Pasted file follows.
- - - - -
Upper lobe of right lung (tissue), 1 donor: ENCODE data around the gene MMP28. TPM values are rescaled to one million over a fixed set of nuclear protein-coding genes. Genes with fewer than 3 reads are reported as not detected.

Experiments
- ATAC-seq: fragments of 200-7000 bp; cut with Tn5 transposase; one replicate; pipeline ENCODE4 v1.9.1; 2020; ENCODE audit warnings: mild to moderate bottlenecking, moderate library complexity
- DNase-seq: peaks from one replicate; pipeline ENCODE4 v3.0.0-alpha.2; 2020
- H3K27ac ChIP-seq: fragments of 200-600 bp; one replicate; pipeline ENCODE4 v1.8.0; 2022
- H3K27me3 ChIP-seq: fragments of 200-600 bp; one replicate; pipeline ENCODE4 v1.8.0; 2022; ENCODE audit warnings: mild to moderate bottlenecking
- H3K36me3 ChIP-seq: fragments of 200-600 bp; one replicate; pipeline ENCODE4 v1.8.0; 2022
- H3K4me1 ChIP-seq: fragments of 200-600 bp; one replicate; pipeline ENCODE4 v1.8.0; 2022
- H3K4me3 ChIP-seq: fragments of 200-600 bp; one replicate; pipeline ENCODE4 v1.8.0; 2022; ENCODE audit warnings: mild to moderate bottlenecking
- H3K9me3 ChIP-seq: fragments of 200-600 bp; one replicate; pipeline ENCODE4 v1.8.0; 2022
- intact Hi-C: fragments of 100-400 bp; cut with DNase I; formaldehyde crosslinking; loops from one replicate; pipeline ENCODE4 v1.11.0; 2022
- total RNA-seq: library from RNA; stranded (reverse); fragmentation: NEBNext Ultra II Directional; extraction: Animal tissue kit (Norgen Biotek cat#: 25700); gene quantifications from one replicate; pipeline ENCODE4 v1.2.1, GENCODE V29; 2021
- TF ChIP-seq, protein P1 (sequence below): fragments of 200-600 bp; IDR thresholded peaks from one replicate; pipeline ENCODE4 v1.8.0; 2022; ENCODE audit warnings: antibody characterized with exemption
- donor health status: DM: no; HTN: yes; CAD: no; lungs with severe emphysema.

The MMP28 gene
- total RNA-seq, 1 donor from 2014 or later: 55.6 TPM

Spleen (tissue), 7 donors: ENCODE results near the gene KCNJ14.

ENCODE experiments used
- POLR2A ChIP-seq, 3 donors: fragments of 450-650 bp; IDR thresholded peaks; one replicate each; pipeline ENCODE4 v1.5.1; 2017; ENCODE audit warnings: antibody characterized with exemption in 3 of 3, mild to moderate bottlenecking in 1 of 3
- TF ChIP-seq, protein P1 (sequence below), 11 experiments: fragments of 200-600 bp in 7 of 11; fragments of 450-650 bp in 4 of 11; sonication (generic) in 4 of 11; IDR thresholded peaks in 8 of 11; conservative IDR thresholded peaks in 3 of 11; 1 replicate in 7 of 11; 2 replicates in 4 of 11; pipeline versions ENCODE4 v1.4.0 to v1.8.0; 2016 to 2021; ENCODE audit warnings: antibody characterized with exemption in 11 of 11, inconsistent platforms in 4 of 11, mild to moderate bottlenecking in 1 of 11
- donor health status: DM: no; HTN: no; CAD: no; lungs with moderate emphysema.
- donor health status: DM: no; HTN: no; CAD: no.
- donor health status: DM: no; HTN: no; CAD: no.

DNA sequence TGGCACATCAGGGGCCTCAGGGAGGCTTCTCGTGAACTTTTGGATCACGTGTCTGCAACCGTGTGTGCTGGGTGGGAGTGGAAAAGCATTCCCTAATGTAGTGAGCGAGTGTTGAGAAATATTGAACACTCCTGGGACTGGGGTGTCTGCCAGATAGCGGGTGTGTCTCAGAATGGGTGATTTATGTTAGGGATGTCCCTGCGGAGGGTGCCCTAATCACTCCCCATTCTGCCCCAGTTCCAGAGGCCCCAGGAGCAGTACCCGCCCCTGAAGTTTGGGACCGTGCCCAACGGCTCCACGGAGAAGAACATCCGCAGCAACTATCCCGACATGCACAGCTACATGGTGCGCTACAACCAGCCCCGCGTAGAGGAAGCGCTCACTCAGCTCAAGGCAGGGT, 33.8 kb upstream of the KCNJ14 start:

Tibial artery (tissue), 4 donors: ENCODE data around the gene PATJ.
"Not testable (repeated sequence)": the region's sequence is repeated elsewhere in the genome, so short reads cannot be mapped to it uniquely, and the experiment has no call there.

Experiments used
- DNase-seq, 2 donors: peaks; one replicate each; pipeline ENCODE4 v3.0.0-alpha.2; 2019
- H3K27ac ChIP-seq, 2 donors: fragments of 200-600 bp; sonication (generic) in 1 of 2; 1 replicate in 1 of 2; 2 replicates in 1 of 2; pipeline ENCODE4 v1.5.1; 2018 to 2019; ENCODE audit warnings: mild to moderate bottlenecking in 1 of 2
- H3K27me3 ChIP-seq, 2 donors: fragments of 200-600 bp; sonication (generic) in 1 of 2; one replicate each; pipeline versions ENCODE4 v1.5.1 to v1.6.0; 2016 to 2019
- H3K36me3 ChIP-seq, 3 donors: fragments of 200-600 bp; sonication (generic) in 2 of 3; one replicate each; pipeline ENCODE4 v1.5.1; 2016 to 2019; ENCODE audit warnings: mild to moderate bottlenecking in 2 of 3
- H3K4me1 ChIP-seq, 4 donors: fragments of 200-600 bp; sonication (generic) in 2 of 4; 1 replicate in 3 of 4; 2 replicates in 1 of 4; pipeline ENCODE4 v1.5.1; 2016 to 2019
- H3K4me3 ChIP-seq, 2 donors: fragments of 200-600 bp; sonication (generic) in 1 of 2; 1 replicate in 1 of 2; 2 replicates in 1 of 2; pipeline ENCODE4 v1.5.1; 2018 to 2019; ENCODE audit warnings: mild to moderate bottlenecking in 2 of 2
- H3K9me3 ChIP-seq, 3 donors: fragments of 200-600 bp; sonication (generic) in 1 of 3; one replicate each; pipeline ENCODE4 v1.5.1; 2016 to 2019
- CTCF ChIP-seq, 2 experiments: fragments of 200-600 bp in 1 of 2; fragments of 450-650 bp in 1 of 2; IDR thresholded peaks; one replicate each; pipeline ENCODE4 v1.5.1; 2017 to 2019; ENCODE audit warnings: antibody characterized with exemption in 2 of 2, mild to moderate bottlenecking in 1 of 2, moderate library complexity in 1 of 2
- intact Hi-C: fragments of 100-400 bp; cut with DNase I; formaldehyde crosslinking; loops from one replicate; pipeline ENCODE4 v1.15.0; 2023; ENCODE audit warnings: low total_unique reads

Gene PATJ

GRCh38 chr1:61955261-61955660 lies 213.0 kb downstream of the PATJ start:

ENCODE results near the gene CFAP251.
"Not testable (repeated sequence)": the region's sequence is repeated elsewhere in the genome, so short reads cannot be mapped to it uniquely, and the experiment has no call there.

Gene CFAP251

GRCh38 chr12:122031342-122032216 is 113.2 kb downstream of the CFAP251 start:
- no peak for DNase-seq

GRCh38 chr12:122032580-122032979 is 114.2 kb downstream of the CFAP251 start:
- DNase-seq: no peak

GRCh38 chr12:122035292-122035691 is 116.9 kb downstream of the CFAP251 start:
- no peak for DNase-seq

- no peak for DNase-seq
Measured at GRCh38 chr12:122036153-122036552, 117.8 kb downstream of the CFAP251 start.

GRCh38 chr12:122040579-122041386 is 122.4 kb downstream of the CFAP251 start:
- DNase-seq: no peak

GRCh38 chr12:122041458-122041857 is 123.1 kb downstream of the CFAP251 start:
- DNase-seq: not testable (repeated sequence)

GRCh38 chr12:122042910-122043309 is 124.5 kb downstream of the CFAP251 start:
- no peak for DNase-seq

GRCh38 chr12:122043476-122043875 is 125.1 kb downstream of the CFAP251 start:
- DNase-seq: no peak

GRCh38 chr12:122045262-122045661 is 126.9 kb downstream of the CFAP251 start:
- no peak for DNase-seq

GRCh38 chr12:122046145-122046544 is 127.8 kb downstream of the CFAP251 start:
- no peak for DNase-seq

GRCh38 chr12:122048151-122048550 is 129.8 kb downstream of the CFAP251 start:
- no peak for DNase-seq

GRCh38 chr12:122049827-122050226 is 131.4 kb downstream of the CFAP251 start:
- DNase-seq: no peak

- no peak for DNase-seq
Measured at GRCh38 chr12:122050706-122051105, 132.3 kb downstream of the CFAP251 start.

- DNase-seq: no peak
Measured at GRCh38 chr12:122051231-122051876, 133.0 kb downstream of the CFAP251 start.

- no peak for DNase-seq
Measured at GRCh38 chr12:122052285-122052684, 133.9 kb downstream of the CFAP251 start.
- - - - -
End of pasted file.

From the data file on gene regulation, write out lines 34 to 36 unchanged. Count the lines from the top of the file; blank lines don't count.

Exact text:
- H3K9me3 ChIP-seq, 3 donors: fragments of 200-600 bp; sonication (generic) in 1 of 3; one replicate each; pipeline ENCODE4 v1.5.1; 2016 to 2019
- CTCF ChIP-seq, 2 experiments: fragments of 200-600 bp in 1 of 2; fragments of 450-650 bp in 1 of 2; IDR thresholded peaks; one replicate each; pipeline ENCODE4 v1.5.1; 2017 to 2019; ENCODE audit warnings: antibody characterized with exemption in 2 of 2, mild to moderate bottlenecking in 1 of 2, moderate library complexity in 1 of 2
- intact Hi-C: fragments of 100-400 bp; cut with DNase I; formaldehyde crosslinking; loops from one replicate; pipeline ENCODE4 v1.15.0; 2023; ENCODE audit warnings: low total_unique reads